Respiration rates and active carbon flux of mesopelagic fishes (Family Myctophidae) in the Scotia Sea, Southern Ocean

Mesopelagic fish have recently been highlighted as an important, but poorly studied component of marine ecosystems, particularly regarding their role in the marine pelagic food webs and biogeochemical cycles. Myctophids (Family Myctophidae) are one of the most biomass-dominant groups of mesopelagic fishes, and their large vertical migrations provide means of rapid transfer of carbon to the deep ocean where it can be sequestered for centuries or more. In this study, we develop a simple regression for the respiration rate of myctophid fish using literature-based wet mass and habitat temperature data. We apply this regression to net haul data collected across the Scotia-Weddell sector of the Southern Ocean to estimate respiration rates of the biomass-dominant myctophid species. Electrona carlsbergi, Electrona antarctica, and Gymnoscopelus braueri made a high contribution (up to 85%) to total myctophid respiration. Despite the lower temperatures of the southern Scotia Sea (-1.46 to 0.95°C), total respiration here was as high (reaching 1.1 mg C m-2 d-1) as in the warmer waters of the mid and northern Scotia Sea. The maximum respiratory carbon flux of the vertically migrating community was 0.05 to 0.28 mg C m-2 d-1, equivalent to up to 47% of the gravitational particulate organic carbon flux in some parts of the Scotia-Weddell region. Our study provides the first baseline estimates of respiration rates and carbon flux of myctophids in the Southern Ocean. However, direct measurements of myctophid respiration, and of mesopelagic fish generally, are needed to constrain these estimates further and incorporate these fluxes into carbon budgets.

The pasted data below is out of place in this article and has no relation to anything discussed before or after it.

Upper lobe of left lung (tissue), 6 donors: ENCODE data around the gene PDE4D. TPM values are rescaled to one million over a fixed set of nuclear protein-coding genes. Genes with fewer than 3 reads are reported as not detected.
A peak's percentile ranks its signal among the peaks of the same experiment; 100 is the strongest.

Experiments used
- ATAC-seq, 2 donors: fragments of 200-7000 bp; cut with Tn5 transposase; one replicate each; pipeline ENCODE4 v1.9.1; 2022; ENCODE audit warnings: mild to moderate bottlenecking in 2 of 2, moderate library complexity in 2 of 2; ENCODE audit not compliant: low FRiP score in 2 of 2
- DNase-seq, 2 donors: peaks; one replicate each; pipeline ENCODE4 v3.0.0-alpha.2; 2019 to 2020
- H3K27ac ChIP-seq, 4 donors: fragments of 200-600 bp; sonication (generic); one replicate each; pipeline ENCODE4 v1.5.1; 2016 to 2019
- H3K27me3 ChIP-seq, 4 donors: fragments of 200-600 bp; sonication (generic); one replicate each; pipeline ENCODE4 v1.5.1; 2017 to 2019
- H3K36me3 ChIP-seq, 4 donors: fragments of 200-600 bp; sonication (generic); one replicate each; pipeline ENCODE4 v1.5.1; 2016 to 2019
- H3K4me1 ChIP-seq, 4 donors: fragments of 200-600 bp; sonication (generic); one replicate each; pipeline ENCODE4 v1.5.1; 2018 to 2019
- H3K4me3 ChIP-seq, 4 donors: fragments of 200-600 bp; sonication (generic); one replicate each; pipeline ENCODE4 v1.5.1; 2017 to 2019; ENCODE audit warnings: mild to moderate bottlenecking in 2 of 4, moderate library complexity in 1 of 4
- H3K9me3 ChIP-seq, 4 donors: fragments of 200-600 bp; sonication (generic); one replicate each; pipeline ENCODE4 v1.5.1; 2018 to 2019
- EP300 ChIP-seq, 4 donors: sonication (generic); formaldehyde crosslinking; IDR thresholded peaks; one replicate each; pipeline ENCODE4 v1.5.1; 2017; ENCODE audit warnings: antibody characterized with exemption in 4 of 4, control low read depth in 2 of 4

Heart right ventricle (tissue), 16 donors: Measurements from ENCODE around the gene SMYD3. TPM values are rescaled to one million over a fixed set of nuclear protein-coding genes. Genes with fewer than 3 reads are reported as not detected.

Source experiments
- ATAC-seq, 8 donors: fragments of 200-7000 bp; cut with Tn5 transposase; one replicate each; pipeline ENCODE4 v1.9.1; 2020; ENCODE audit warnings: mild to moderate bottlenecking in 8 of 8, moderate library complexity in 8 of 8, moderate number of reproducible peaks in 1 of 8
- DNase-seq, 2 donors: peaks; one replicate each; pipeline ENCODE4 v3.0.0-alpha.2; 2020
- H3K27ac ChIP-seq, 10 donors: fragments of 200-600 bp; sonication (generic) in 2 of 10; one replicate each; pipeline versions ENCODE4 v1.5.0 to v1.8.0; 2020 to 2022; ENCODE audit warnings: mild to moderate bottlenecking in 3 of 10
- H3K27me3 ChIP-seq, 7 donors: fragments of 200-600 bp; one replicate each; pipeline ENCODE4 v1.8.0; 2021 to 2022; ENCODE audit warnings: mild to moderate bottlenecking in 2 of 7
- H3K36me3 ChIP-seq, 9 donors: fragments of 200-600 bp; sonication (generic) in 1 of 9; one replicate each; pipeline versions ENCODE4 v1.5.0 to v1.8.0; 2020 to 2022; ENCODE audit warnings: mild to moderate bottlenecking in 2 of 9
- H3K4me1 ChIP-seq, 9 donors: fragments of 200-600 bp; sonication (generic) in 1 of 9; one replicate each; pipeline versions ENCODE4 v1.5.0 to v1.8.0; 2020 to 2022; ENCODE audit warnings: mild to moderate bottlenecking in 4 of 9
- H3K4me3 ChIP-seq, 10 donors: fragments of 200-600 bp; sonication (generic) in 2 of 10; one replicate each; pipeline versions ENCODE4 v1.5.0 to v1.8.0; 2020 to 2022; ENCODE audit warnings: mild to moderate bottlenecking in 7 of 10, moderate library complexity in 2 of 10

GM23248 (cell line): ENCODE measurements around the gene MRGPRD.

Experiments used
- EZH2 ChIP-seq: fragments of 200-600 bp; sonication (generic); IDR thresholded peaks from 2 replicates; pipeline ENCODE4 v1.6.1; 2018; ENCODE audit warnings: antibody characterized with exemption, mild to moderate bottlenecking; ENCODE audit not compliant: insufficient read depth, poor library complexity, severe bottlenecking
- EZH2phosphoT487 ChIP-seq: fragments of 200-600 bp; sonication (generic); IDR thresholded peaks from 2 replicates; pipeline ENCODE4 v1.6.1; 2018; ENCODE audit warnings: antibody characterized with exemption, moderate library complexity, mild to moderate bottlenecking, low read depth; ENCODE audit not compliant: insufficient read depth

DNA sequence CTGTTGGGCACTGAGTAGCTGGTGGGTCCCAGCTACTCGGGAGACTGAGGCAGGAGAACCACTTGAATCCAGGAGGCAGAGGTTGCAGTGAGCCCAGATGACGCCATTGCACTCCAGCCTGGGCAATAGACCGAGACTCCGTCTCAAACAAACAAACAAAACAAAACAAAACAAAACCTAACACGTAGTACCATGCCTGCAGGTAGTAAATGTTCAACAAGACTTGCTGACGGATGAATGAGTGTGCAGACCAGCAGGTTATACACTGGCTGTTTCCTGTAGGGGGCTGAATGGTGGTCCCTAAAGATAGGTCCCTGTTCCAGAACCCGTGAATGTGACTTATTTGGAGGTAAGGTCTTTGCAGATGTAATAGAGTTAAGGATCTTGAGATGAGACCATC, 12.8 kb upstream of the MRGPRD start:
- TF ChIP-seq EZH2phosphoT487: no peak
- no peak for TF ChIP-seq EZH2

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Authors: Belcher, Anna ORCIDORCID record for Anna Belcher, Saunders, Ryan A. ORCIDORCID record for Ryan A. Saunders, Tarling, Geraint A. ORCIDORCID record for Geraint A. Tarling

On this site: Anna Belcher, Geraint Tarling, Ryan Saunders
7 January, 2019
Marine Ecology Progress Series / 610
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